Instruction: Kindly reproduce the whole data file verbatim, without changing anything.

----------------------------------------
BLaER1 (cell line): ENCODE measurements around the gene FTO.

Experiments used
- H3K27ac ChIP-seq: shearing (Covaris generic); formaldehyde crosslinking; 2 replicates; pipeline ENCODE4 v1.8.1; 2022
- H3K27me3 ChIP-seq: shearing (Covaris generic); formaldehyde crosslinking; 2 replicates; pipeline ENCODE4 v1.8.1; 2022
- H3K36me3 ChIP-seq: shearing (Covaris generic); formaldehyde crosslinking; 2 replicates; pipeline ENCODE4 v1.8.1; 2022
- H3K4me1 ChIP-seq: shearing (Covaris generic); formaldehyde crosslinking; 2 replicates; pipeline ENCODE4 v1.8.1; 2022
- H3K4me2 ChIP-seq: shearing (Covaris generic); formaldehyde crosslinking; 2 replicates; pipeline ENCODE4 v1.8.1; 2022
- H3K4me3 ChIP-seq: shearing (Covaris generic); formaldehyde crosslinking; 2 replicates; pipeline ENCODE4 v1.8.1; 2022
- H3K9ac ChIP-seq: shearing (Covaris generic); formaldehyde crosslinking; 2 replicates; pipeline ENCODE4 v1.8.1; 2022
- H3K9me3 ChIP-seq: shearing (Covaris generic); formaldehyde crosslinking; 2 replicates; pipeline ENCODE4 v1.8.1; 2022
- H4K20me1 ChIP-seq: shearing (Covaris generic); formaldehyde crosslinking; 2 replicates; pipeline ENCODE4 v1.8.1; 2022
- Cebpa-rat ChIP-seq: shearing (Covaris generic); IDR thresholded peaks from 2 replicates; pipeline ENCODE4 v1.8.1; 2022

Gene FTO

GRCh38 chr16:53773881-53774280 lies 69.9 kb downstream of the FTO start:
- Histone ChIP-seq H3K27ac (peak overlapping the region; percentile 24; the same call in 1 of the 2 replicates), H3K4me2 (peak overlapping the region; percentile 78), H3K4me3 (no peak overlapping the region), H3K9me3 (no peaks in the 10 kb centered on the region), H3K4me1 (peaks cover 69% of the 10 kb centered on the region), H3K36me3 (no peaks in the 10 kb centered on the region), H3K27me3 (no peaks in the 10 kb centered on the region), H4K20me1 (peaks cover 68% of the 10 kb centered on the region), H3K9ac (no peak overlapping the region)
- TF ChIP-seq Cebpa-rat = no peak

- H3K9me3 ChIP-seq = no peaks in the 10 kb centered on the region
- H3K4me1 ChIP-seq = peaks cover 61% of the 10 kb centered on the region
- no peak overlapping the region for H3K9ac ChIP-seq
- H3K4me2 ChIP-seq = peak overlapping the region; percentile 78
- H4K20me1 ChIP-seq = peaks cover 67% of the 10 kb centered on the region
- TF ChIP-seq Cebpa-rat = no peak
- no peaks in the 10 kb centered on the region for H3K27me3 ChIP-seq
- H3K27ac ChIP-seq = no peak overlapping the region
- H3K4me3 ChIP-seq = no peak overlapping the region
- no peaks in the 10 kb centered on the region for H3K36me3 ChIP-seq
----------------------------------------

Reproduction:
BLaER1 (cell line): ENCODE measurements around the gene FTO.

Experiments used
- H3K27ac ChIP-seq: shearing (Covaris generic); formaldehyde crosslinking; 2 replicates; pipeline ENCODE4 v1.8.1; 2022
- H3K27me3 ChIP-seq: shearing (Covaris generic); formaldehyde crosslinking; 2 replicates; pipeline ENCODE4 v1.8.1; 2022
- H3K36me3 ChIP-seq: shearing (Covaris generic); formaldehyde crosslinking; 2 replicates; pipeline ENCODE4 v1.8.1; 2022
- H3K4me1 ChIP-seq: shearing (Covaris generic); formaldehyde crosslinking; 2 replicates; pipeline ENCODE4 v1.8.1; 2022
- H3K4me2 ChIP-seq: shearing (Covaris generic); formaldehyde crosslinking; 2 replicates; pipeline ENCODE4 v1.8.1; 2022
- H3K4me3 ChIP-seq: shearing (Covaris generic); formaldehyde crosslinking; 2 replicates; pipeline ENCODE4 v1.8.1; 2022
- H3K9ac ChIP-seq: shearing (Covaris generic); formaldehyde crosslinking; 2 replicates; pipeline ENCODE4 v1.8.1; 2022
- H3K9me3 ChIP-seq: shearing (Covaris generic); formaldehyde crosslinking; 2 replicates; pipeline ENCODE4 v1.8.1; 2022
- H4K20me1 ChIP-seq: shearing (Covaris generic); formaldehyde crosslinking; 2 replicates; pipeline ENCODE4 v1.8.1; 2022
- Cebpa-rat ChIP-seq: shearing (Covaris generic); IDR thresholded peaks from 2 replicates; pipeline ENCODE4 v1.8.1; 2022

Gene FTO

GRCh38 chr16:53773881-53774280 lies 69.9 kb downstream of the FTO start:
- Histone ChIP-seq H3K27ac (peak overlapping the region; percentile 24; the same call in 1 of the 2 replicates), H3K4me2 (peak overlapping the region; percentile 78), H3K4me3 (no peak overlapping the region), H3K9me3 (no peaks in the 10 kb centered on the region), H3K4me1 (peaks cover 69% of the 10 kb centered on the region), H3K36me3 (no peaks in the 10 kb centered on the region), H3K27me3 (no peaks in the 10 kb centered on the region), H4K20me1 (peaks cover 68% of the 10 kb centered on the region), H3K9ac (no peak overlapping the region)
- TF ChIP-seq Cebpa-rat = no peak

- H3K9me3 ChIP-seq = no peaks in the 10 kb centered on the region
- H3K4me1 ChIP-seq = peaks cover 61% of the 10 kb centered on the region
- no peak overlapping the region for H3K9ac ChIP-seq
- H3K4me2 ChIP-seq = peak overlapping the region; percentile 78
- H4K20me1 ChIP-seq = peaks cover 67% of the 10 kb centered on the region
- TF ChIP-seq Cebpa-rat = no peak
- no peaks in the 10 kb centered on the region for H3K27me3 ChIP-seq
- H3K27ac ChIP-seq = no peak overlapping the region
- H3K4me3 ChIP-seq = no peak overlapping the region
- no peaks in the 10 kb centered on the region for H3K36me3 ChIP-seq